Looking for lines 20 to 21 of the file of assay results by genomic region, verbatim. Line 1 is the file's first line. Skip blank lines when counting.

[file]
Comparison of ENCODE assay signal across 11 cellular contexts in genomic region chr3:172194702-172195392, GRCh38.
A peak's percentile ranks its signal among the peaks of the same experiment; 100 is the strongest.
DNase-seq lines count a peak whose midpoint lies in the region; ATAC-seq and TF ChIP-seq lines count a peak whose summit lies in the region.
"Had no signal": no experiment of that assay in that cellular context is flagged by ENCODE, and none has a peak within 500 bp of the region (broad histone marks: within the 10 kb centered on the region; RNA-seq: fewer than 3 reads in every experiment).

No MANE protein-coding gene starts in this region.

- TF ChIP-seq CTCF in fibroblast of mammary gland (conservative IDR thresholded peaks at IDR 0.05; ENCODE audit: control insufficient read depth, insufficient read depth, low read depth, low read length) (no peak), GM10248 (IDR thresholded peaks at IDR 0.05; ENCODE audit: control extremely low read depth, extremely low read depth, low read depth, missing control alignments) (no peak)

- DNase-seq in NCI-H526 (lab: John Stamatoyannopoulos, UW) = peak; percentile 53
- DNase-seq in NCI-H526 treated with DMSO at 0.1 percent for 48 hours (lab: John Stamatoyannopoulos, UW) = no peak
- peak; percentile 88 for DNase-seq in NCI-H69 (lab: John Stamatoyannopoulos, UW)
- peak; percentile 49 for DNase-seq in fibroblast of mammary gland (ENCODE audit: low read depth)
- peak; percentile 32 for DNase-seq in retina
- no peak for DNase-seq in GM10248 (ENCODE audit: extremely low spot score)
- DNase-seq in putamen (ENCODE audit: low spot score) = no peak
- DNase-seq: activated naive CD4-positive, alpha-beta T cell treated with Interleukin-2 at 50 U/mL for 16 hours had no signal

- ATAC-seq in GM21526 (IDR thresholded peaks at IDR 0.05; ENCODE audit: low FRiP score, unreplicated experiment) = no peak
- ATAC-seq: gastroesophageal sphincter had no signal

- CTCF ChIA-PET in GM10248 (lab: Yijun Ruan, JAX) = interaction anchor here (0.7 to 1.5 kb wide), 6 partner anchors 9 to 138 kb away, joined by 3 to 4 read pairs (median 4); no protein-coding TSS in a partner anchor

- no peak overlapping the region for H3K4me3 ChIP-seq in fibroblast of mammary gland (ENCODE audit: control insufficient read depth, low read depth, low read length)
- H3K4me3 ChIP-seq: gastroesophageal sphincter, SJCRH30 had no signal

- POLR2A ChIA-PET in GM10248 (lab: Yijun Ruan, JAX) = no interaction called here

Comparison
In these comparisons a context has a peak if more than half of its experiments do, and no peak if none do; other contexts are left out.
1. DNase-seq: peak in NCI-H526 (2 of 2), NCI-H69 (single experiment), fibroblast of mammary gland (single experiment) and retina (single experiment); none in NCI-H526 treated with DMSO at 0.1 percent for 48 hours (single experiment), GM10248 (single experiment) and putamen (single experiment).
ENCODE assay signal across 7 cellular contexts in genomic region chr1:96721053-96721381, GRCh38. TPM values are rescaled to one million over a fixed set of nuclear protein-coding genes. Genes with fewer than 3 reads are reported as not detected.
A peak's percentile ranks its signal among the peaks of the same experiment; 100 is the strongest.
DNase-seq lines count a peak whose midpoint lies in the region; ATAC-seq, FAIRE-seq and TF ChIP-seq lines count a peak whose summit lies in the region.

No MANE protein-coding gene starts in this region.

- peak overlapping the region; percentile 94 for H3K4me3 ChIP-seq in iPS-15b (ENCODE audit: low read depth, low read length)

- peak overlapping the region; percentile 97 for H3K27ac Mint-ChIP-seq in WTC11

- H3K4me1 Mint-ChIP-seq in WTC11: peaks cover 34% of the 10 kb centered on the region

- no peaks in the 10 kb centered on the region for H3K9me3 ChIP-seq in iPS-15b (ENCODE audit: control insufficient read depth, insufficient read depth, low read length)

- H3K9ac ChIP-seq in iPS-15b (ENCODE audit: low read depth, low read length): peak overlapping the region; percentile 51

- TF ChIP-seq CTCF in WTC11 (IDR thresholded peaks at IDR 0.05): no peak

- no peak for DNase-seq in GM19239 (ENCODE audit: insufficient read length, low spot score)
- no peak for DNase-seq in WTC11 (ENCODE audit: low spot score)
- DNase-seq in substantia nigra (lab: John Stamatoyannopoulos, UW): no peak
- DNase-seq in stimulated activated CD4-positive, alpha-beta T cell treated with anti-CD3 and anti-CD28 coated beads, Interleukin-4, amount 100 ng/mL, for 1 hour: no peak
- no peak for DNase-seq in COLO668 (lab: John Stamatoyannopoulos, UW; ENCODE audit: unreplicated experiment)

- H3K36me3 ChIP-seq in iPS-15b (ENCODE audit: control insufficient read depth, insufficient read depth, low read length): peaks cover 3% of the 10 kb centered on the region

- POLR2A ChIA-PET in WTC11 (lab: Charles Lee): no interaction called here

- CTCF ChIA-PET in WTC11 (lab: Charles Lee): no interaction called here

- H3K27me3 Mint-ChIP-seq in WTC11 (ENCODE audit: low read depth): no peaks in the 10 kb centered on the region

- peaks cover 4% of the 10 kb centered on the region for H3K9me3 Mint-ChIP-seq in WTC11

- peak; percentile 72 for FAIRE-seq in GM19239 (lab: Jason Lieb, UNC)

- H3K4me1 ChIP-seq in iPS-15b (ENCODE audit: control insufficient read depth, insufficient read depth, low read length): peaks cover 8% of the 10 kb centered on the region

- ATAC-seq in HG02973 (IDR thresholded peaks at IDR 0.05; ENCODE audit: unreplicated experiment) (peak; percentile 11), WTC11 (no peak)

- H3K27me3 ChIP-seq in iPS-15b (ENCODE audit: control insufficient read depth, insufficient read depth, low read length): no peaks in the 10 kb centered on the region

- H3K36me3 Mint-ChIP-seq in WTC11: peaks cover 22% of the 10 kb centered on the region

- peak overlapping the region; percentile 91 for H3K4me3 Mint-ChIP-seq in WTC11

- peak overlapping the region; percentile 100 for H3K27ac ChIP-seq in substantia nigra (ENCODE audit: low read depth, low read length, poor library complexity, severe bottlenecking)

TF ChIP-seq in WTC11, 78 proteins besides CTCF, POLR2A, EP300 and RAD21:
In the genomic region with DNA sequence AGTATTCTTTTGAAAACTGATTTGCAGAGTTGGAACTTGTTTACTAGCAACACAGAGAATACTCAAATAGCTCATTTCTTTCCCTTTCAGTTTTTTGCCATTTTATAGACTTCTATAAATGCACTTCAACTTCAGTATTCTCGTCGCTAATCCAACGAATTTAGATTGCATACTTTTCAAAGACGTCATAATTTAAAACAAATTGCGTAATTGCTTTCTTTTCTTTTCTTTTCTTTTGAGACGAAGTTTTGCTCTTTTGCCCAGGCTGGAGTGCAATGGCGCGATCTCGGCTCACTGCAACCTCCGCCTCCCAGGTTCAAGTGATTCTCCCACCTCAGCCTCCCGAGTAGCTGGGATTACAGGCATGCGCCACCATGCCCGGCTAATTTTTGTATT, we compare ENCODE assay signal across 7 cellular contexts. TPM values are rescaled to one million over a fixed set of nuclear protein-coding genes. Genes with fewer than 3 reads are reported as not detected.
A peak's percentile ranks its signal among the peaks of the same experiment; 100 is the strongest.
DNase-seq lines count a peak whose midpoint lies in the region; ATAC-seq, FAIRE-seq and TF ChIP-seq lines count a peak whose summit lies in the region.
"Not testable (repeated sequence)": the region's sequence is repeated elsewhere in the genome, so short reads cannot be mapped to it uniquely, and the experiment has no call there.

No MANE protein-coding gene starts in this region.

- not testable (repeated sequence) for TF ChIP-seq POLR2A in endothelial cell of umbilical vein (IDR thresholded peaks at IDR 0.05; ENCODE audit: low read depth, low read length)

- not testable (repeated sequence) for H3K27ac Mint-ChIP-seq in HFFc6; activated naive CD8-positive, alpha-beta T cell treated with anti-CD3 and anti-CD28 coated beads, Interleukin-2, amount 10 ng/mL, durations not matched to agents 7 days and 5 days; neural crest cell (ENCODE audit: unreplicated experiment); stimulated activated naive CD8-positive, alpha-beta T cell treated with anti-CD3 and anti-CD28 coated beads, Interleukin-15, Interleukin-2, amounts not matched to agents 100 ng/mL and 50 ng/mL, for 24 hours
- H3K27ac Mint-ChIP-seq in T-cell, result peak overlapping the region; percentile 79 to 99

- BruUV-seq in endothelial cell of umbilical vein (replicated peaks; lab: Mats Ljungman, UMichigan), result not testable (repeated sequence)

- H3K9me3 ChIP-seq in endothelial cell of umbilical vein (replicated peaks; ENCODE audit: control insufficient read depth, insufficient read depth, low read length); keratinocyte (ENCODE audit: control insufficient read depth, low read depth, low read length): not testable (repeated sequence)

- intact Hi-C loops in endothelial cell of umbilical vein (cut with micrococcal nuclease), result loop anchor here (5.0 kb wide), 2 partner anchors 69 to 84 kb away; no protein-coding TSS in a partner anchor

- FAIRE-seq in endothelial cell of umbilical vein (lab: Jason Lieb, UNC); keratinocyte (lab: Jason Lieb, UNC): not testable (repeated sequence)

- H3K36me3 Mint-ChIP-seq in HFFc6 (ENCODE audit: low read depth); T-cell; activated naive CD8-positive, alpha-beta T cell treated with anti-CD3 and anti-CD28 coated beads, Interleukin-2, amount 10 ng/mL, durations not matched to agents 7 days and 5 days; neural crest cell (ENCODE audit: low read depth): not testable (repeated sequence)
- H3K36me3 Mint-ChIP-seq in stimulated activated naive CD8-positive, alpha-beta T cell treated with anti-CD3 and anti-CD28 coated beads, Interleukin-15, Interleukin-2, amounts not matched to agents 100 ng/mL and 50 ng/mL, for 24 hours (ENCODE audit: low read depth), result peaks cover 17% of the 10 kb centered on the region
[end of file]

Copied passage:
- POLR2A ChIA-PET in GM10248 (lab: Yijun Ruan, JAX) = no interaction called here

Comparison